4. Distillation. In the still, the liquid is purified through heating and vaporization, removing impurities that can affect flavor. To begin, the distiller’s beer enters the still from the top as steam enters from the bottom. The beer slowly drips through the plates, and alcohol is condensed into a liquid. This initial distilling produces “low wine,” which is unusable. After a second distillation (or more, depending on the type), “high wine” is produced. At this stage, the liquid has increased to approximately 70 percent alcohol. The temperature at which the liquid is distilled determines the proportions of water, alcohol and congeners. Before whiskey is finalized, distillers will remove the unpleasant-tasting congeners by boiling them off or pouring them off the surface. 

Both of the main types of stills (pot stills and column stills) are made of copper, known for its purification capabilities. Pot stills, often used in Scotland, need to be cleaned after every batch. Column stills are able to produce much larger quantities of whiskey because of their continuous distillation process.

  1. Aging. Barrel aging is what gives whiskey its distinctive flavor. Barrels are made from oak that has been dried, or “seasoned.” The process can be done quickly in a kiln, but most whiskey producers opt to let the wood dry outside. There, it is exposed to the elements for six to 24 months. The process of natural decomposition begins, and fungi helps soften tannins and break down the wood in preparation for barrel aging. Once seasoned, the wood is shaped into barrels and the interiors charred with open flames of up to 600°F. Distilleries make individual decisions about how long to char the barrels (anywhere from a few seconds to a few minutes). The higher the char level, the more the spirit will seep into the pores of the oak once in the barrel.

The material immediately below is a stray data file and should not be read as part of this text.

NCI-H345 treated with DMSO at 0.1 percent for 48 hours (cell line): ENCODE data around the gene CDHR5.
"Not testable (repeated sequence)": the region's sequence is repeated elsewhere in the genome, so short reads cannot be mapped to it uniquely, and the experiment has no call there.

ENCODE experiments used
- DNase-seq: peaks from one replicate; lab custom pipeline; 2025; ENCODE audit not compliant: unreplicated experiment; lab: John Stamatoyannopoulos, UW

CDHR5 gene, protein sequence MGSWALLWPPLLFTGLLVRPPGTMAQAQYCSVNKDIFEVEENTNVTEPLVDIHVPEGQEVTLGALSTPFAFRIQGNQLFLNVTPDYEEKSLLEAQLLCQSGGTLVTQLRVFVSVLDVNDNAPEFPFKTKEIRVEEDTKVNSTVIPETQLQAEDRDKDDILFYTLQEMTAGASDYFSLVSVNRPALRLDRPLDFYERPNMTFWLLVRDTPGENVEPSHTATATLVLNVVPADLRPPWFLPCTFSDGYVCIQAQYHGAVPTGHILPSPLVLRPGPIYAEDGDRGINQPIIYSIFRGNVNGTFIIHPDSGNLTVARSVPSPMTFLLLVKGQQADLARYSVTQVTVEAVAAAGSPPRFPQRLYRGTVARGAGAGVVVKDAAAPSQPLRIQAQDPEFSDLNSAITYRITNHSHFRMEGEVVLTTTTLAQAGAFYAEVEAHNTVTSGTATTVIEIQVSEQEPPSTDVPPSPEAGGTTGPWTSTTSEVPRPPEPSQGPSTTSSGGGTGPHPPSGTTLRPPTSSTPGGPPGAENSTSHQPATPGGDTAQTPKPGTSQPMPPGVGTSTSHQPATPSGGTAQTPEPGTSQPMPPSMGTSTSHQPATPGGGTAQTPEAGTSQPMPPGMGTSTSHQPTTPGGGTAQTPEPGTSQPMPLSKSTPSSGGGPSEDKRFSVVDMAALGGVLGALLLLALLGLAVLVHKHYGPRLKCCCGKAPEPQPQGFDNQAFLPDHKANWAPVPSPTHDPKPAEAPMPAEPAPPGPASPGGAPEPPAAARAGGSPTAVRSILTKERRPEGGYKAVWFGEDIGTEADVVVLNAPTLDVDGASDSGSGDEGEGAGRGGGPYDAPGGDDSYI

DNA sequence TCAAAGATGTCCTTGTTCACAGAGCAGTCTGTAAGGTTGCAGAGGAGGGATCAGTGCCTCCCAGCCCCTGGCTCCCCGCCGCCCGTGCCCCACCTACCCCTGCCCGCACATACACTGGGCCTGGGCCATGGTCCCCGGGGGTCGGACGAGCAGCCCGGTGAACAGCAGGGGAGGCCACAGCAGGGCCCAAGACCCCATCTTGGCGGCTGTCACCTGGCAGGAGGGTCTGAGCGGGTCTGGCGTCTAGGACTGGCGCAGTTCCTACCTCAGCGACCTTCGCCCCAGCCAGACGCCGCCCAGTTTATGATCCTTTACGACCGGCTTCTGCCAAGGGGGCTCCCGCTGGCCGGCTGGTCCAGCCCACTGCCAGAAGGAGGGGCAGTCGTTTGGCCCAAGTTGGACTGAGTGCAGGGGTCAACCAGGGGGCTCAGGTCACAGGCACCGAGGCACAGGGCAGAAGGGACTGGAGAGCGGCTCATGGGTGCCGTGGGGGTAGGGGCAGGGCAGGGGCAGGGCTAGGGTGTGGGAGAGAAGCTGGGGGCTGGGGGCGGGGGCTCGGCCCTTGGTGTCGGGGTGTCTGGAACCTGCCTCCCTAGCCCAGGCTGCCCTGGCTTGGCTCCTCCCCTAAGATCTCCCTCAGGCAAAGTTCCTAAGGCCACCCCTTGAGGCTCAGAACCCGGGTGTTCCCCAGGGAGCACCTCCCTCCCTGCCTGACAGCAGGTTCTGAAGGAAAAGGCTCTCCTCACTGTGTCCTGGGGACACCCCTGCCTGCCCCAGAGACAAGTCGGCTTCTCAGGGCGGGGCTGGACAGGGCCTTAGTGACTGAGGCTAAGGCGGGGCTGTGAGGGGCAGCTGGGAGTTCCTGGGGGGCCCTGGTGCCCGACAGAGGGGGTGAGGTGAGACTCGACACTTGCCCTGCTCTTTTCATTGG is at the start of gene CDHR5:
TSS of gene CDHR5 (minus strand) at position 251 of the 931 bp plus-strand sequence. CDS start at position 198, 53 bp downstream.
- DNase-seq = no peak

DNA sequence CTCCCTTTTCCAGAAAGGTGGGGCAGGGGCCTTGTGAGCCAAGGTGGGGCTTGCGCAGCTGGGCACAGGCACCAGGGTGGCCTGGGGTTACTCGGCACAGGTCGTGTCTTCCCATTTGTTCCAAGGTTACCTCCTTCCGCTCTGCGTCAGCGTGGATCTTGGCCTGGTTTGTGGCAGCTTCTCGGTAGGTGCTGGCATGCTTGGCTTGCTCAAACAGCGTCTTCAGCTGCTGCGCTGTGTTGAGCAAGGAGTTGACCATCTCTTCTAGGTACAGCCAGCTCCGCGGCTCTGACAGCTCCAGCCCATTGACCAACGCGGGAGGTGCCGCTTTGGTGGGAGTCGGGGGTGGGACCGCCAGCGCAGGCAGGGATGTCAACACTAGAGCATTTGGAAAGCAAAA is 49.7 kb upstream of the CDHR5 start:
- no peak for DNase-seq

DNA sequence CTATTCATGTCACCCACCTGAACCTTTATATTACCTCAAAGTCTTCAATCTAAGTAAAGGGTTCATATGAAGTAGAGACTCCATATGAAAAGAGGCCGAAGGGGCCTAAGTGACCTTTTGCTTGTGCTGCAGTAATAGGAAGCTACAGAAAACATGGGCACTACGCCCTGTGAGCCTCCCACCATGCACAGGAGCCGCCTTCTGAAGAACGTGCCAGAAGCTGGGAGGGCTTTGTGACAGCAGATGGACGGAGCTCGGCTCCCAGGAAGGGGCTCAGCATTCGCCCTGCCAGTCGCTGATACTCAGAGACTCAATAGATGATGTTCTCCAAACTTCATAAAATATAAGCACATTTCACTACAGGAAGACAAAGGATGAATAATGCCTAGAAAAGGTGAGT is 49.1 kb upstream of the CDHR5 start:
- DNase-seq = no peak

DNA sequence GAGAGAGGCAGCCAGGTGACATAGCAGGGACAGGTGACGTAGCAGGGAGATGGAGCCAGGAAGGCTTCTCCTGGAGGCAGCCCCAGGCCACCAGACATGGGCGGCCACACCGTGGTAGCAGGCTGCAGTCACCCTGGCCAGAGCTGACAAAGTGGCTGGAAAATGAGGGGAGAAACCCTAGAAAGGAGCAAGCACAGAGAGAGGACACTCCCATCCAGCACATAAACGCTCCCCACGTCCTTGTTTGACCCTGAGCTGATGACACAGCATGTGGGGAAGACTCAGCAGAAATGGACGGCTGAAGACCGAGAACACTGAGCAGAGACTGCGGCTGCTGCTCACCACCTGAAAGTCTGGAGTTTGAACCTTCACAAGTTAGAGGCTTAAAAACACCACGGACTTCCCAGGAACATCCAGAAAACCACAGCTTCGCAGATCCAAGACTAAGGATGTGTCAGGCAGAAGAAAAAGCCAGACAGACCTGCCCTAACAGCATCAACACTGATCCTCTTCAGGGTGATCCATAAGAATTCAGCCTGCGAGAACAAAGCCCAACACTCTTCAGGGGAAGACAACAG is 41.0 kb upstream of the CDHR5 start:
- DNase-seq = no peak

Once the barrels are ready, they are filled with the distilled spirit and stored in warehouses (or “rackhouses” as they’re often called in the U.S.) for at least two years. The temperature and humidity levels of the barrel storage location affect the final characteristics of the whiskey. Barrels can be reused (typically no more than three or four times), and distillers take into account the previous contents when strategizing the new spirit’s desired flavor profile.

  1. Bottling. After barrel aging is complete, whiskey is bottled (always in glass). Adding water ensures that distillers achieve the desired ABV, which must meet or exceed 40 percent. For large operations, a bottling run will be made up of many barrels, but when one barrel is bottled, we get that elusive single barrel release.

If you like the idea of owning a single barrel of whiskey, Barrel Global offers anyone the opportunity to purchase full barrels of whiskey from leading distilleries around the world. 

We’re on a mission to make whiskey barrel ownership accessible to collectors worldwide. As the first ever global marketplace for whiskey barrels, you can connect with distilleries and collectors around the world to build your own portfolio. For a whiskey experience unlike any other, request access today.